Jewish groups launch fair trade network


A new partnership has launched to enable the purchase of kosher “fair trade” coffee, tea and chocolate while supporting Jewish communal efforts on human trafficking and worker justice.

The Jewish Fair Trade Partnership allows individuals and Jewish institutions like synagogues to purchase fair trade products at wholesale prices while supporting Equal Exchange, Fair Trade Judaica and T’ruah: The Rabbinic Call for Human Rights.

Fair trade products are designed to help farmers, primarily in developing countries, stay on their land, support their families, plan for the future and care for the environment. A portion of the proceeds from sales will support T’ruah and Fair Trade Judaica’s work promoting the end of modern-day slavery and protecting workers’ rights.

“Jewish law goes to great length to protect low-wage workers, whom our tradition knows are vulnerable to exploitation,” said Rabbi Jill Jacobs, executive director of T’ruah, in a news release issued jointly by the partner organizations. “Through this project, our sacred spaces will reflect the values of our tradition.”

A network of 1,800 rabbis and cantors, T’ruah (formerly Rabbis for Human Rights-North America) focuses on human rights issues globally and describes itself as the “leading Jewish organization working to end modern-day slavery.”

Founded in 2007, California-based Fair Trade Judaica works to create a “Jewish-based ethical consumer model” and sells a variety of Judaica products meeting specific standards assuring fair and livable wages, no child labor, and healthy and safe working conditions.

Since 1998, the Equal Exchange Interfaith Program has involved more than 10,000 religious institutions in purchasing fair trade products. Current partners include Lutheran World Relief, United Methodist Committee on Relief, Catholic Relief Services, Presbyterian Church (U.S.A.), and the Unitarian Universalist Service Committee.

The Jewish Fair Trade Project includes Equal Exchange kosher-certified coffee, tea and chocolate products. Most of the products are listed as kosher for Passover.

Tea is Steve Schwartz’ medium to change the world


Steve Schwartz sat down to pour organic green pomegranate tea for a guest and himself, doling out the steeped liquid in three intervals between two glasses. This method, he explained, helps ensure each cup is more evenly concentrated than a single pour. But the gesture is symbolic as well. “It’s another level of intention,” he said.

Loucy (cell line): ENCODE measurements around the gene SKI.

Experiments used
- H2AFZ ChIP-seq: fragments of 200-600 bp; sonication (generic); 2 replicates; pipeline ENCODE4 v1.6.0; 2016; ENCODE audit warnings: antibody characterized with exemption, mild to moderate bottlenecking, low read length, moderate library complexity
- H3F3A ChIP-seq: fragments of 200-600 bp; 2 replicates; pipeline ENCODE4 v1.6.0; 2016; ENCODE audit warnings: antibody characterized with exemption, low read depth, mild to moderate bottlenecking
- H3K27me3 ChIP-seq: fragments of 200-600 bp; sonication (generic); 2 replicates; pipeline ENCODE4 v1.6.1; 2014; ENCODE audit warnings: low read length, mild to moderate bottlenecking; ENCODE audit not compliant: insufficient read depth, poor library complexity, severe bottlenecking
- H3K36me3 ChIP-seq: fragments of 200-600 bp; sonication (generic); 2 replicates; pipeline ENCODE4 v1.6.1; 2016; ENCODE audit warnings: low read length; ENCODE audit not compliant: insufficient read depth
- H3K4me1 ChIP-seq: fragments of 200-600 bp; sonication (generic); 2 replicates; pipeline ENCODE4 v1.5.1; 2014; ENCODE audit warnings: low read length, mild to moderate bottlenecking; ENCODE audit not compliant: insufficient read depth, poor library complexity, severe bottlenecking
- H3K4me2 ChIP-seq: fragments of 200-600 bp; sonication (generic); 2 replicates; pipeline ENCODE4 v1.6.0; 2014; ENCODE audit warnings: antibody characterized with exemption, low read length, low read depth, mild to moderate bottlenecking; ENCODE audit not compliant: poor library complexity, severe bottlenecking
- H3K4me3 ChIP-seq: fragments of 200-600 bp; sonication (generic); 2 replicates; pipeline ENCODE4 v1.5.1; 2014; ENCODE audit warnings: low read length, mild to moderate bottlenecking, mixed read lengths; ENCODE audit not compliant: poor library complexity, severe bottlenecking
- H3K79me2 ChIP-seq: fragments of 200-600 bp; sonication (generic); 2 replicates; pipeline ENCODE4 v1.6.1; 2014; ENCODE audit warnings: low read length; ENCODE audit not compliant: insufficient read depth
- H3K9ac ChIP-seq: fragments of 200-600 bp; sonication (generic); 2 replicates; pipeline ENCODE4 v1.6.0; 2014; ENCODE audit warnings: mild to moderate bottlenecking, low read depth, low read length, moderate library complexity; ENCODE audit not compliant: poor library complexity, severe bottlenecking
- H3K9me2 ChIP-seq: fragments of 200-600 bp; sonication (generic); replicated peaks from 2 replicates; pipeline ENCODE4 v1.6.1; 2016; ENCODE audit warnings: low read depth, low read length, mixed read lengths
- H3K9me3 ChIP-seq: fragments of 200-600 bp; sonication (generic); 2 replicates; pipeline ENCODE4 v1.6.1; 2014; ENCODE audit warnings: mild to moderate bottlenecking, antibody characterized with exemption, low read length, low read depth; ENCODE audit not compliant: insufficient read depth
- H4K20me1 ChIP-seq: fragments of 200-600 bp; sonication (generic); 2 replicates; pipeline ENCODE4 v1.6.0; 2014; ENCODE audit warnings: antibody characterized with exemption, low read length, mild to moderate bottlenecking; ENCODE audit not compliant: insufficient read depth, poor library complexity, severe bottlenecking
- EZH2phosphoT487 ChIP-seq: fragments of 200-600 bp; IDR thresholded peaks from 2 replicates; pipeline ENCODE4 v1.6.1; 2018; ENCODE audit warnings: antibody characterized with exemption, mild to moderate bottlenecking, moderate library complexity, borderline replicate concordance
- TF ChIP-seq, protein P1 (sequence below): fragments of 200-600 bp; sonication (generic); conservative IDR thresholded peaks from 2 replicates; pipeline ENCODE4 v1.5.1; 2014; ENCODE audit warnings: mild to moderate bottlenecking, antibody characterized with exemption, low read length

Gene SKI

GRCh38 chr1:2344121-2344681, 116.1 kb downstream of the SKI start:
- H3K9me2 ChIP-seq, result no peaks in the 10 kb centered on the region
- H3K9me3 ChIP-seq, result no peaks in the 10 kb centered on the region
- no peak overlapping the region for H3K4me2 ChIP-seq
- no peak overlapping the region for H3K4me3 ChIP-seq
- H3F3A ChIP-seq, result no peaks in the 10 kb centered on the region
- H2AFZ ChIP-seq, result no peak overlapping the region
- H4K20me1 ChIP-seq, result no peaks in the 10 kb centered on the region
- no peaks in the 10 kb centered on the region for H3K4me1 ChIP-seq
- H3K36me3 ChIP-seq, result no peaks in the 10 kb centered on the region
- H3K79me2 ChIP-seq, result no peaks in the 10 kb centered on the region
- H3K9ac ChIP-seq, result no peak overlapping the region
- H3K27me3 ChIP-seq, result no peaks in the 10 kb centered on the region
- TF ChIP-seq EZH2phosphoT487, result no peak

This degree of awareness largely explains how, since 2004, Schwartz has built the Art of Tea into a leading brand with a social and environmental conscience. His spiritual path, relationship with Jewish traditions, and the time he spent in Israel all inform his approach to being a master tea blender and CEO of a company that sells quality teas to top restaurants in Los Angeles and beyond, including New York City and Las Vegas. 

Despite his athletic build, Schwartz’s humble demeanor is as far from jock-like as imaginable. Drinking calming beverages may help (although he does love coffee as well and is conversant in Los Angeles’ burgeoning bean-oriented caffeine scene), but Schwartz radiates a tranquility that reflects the years he’s spent studying holistic healing. 

Schwartz, 38, grew up in Westlake Village, and after his parents’ divorce, relocated to Tucson, Ariz., with his sister to attend high school. He continued to return to the Los Angeles area, however, for Jewish camp every summer. His mother’s death from cancer was a turning point; after caring for her for 10 months in Santa Monica, right after he’d graduated high school, he put college on hold and decided, at 19, to study alternative healing in Santa Fe, N.M.

“I grew up in a therapeutic background, with this mentality you treat one person at a time,” he said. His father was a physical therapist, his mother a family therapist and his sister became a clinical psychologist. Wellness was an important part of the family culture, yet his mother died relatively young. 

In search of alternatives to Western medicine, Schwartz “found this system that combined Eastern and Western balance and philosophy.” In New Mexico, Schwartz studied at the Ayurvedic Institute with a doctor from India who “became a huge inspiration for me, and who brought in all these amazing teachings.” Throughout the course of a conversation, Schwartz was quick to recount parables from a range of traditions to illustrate his points. 

But when he began seeing patients on his own, the financial component felt counterintuitive. “Knowing how to take care of yourself should be a right,” Schwartz declared.